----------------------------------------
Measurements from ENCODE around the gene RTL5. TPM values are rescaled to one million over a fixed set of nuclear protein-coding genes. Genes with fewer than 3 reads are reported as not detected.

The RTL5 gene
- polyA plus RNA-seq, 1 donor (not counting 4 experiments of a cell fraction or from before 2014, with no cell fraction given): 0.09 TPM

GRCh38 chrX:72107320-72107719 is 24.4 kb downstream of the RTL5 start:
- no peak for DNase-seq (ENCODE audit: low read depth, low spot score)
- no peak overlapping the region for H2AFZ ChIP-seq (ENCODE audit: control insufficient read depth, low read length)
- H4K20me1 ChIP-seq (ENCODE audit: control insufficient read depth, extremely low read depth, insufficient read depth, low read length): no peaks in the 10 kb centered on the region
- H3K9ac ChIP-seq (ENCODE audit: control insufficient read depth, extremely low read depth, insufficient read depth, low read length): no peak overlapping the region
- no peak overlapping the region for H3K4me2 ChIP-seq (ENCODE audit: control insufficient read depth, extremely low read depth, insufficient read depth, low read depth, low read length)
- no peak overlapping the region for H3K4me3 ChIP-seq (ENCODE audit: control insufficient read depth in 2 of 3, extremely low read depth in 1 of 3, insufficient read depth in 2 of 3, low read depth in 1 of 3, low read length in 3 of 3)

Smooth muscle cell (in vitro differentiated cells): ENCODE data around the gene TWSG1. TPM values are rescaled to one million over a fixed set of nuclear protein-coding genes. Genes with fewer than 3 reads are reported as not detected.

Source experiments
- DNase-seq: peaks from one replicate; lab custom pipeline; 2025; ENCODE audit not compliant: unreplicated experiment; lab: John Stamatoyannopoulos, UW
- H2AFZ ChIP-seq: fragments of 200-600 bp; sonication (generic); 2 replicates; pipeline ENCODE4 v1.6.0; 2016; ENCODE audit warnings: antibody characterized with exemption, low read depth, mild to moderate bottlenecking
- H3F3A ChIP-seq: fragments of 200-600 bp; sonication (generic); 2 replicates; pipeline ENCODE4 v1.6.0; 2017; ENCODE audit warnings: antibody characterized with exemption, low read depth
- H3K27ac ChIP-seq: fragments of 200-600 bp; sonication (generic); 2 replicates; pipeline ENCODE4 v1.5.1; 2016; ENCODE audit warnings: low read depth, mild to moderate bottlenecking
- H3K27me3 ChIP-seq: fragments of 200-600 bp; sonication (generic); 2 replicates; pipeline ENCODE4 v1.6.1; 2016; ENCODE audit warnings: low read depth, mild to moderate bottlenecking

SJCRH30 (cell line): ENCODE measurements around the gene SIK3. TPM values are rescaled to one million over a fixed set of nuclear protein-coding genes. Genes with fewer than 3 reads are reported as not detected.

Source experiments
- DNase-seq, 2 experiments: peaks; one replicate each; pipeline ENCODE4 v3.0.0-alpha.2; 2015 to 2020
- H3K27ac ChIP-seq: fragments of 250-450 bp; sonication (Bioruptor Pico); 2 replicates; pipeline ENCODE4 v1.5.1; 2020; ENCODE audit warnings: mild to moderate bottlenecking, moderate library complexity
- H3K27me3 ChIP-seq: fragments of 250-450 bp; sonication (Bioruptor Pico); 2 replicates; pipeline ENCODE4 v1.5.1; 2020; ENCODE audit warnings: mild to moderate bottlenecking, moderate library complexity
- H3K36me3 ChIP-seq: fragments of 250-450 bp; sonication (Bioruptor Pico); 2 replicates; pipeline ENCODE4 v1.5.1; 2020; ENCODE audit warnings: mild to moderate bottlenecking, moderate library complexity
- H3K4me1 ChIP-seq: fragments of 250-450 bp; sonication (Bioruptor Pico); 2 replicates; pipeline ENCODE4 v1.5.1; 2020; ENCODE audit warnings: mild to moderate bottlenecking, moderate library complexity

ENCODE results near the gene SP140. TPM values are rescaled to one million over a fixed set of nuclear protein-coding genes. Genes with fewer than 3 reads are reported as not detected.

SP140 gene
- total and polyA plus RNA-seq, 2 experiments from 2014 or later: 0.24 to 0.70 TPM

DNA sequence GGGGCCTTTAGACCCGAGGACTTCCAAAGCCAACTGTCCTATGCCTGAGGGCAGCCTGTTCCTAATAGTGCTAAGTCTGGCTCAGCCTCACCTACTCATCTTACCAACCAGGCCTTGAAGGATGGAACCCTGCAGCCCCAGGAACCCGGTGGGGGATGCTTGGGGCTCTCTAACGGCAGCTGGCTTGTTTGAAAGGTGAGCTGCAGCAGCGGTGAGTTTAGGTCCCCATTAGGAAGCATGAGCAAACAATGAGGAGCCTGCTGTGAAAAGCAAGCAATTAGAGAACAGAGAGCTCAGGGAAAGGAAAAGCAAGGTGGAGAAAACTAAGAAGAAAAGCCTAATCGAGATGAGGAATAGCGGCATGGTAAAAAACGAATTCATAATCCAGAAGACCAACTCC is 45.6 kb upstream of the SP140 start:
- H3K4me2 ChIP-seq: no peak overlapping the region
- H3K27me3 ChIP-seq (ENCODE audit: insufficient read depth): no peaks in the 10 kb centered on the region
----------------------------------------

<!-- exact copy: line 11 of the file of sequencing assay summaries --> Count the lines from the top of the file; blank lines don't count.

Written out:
Smooth muscle cell (in vitro differentiated cells): ENCODE data around the gene TWSG1. TPM values are rescaled to one million over a fixed set of nuclear protein-coding genes. Genes with fewer than 3 reads are reported as not detected.